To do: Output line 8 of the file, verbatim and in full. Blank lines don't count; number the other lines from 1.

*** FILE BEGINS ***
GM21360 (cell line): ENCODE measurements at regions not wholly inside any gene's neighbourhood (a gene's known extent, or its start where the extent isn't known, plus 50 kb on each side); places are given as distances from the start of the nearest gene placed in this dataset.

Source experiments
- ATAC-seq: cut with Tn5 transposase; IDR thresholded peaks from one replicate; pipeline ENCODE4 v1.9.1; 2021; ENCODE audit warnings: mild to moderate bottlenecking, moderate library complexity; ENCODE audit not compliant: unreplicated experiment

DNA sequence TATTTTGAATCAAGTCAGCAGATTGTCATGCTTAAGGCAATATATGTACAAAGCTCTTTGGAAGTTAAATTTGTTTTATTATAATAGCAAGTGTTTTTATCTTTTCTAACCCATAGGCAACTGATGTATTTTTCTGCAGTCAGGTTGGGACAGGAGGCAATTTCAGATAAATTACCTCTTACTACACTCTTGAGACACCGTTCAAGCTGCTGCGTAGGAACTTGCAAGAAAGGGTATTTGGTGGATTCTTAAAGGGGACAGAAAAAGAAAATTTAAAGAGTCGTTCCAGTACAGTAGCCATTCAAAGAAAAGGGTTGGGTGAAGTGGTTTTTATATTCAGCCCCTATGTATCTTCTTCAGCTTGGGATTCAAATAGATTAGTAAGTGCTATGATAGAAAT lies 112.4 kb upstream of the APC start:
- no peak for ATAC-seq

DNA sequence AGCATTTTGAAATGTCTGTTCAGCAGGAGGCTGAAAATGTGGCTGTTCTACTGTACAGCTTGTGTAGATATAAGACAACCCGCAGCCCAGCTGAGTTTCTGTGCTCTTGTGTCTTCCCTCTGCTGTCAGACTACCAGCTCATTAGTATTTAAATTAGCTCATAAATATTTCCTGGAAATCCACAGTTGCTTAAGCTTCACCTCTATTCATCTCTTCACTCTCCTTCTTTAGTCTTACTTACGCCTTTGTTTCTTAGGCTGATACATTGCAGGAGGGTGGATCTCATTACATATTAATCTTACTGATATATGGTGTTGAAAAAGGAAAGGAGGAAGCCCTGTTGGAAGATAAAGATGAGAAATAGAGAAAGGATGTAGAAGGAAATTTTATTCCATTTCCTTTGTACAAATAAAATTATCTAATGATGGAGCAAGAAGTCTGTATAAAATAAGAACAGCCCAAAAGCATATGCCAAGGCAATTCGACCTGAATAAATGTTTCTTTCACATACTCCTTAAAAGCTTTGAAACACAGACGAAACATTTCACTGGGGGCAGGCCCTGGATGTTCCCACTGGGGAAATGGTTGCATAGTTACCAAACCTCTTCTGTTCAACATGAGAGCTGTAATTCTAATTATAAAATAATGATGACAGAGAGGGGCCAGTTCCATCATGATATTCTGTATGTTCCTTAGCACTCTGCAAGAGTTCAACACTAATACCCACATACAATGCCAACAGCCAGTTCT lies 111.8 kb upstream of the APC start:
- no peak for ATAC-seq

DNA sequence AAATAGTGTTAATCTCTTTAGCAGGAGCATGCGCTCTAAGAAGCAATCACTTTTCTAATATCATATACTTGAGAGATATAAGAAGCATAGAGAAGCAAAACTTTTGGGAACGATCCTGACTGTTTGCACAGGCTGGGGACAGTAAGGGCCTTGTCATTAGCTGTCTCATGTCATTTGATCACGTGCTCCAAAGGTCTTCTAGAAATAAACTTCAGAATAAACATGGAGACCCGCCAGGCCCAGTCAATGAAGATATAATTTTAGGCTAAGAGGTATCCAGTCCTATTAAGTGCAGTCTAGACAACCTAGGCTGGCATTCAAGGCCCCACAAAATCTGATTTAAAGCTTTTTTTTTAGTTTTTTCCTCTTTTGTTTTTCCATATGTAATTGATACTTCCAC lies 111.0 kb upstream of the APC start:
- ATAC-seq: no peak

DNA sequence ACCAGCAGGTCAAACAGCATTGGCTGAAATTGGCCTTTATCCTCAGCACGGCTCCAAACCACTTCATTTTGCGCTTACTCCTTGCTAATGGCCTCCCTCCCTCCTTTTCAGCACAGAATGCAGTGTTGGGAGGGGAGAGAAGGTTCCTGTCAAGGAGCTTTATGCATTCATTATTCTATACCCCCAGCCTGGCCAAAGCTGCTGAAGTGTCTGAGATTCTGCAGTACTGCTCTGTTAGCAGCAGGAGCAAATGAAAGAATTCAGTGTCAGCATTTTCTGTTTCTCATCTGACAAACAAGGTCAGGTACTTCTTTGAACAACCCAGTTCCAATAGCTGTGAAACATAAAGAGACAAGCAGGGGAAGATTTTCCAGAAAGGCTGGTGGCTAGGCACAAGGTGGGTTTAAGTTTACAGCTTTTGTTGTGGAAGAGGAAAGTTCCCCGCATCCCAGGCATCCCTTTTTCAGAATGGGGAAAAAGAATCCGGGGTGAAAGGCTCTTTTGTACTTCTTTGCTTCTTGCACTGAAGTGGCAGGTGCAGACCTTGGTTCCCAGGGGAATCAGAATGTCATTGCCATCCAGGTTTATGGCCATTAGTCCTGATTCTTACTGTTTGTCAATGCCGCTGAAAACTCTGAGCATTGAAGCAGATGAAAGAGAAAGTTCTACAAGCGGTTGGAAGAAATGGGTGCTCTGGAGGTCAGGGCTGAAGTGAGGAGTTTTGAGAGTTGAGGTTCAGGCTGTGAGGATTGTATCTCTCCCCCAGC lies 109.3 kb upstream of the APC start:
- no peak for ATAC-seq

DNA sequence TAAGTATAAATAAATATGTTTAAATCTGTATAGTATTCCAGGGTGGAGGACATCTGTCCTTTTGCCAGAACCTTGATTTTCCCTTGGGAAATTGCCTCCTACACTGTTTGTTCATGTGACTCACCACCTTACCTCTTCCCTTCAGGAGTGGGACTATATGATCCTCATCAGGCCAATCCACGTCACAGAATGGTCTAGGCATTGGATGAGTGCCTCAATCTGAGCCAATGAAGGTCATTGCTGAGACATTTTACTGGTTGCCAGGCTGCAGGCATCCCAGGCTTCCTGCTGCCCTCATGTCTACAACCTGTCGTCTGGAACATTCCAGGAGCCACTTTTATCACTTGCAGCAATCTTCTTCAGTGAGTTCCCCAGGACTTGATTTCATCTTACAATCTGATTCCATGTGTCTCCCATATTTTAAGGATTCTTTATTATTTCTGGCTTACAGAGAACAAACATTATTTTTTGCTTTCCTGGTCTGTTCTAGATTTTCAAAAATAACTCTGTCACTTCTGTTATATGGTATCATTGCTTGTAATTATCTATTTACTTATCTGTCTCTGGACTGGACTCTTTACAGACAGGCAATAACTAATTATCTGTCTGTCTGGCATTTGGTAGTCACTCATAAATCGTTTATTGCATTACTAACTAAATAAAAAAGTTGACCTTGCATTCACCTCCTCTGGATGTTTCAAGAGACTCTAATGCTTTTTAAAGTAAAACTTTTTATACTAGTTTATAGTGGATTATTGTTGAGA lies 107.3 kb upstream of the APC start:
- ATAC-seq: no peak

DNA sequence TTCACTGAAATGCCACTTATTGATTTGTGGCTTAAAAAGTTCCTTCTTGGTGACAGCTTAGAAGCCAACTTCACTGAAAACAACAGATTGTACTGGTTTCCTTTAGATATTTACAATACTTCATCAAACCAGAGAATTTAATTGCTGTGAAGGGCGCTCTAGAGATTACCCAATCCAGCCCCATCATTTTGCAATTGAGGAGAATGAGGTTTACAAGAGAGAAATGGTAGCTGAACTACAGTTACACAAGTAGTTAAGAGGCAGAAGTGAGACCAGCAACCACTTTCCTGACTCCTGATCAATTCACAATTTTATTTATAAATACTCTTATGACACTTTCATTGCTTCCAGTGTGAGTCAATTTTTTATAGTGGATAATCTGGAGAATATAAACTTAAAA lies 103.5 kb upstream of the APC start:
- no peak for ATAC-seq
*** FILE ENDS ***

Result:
DNA sequence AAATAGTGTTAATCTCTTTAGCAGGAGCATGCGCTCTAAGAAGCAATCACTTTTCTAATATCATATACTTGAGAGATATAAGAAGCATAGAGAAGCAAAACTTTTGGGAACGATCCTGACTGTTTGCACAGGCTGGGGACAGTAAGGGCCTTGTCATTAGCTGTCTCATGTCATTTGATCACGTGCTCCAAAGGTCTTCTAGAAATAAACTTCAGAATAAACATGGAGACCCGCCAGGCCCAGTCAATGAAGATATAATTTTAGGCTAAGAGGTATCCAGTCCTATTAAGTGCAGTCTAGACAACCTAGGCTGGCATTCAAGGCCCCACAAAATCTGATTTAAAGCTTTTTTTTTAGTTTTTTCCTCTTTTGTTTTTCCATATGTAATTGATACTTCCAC lies 111.0 kb upstream of the APC start: